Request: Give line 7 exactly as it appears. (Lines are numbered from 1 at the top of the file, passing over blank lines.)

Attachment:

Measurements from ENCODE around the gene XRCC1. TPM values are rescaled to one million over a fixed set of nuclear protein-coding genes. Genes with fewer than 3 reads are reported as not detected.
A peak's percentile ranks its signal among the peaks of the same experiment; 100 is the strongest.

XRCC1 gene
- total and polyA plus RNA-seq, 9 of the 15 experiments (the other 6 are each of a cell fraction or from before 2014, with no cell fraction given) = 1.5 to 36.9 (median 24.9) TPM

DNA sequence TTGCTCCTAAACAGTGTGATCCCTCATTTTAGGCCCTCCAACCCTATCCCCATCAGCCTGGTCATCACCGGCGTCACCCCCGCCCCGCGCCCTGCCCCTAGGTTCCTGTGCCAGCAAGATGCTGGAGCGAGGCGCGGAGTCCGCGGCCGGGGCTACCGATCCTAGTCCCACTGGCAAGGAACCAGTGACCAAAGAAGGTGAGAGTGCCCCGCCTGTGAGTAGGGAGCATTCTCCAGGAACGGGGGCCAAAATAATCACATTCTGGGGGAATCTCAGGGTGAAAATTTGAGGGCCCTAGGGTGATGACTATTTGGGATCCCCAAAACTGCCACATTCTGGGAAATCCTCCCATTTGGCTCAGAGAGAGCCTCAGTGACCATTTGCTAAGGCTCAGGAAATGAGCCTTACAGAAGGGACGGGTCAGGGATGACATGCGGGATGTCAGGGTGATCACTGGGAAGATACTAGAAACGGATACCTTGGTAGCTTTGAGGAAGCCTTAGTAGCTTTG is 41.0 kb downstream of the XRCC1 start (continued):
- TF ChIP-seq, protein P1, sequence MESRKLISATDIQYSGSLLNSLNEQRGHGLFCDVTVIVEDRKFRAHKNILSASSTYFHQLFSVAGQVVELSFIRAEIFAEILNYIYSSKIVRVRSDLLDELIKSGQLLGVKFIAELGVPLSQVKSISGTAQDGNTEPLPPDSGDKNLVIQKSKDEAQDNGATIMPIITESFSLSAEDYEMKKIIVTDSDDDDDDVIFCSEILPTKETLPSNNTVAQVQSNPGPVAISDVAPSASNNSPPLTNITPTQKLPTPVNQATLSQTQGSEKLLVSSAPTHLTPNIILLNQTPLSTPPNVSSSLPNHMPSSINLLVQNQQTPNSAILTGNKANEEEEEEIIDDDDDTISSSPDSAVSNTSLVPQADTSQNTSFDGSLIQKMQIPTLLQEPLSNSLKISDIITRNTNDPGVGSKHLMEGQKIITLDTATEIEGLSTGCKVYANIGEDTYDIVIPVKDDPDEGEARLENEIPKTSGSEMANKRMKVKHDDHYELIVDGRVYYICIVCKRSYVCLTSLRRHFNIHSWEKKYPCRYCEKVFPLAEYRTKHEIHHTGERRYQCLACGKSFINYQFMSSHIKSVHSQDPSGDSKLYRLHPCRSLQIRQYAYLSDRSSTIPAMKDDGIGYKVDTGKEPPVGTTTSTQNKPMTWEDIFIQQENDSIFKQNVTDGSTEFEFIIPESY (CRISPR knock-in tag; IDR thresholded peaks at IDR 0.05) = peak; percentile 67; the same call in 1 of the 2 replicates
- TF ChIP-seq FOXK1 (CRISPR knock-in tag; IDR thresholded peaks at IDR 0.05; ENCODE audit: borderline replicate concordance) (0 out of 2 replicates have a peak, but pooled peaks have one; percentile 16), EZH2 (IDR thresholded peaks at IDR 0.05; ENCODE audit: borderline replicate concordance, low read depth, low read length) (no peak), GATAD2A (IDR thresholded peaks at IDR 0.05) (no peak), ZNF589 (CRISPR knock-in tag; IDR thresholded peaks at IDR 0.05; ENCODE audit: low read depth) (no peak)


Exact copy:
- TF ChIP-seq FOXK1 (CRISPR knock-in tag; IDR thresholded peaks at IDR 0.05; ENCODE audit: borderline replicate concordance) (0 out of 2 replicates have a peak, but pooled peaks have one; percentile 16), EZH2 (IDR thresholded peaks at IDR 0.05; ENCODE audit: borderline replicate concordance, low read depth, low read length) (no peak), GATAD2A (IDR thresholded peaks at IDR 0.05) (no peak), ZNF589 (CRISPR knock-in tag; IDR thresholded peaks at IDR 0.05; ENCODE audit: low read depth) (no peak)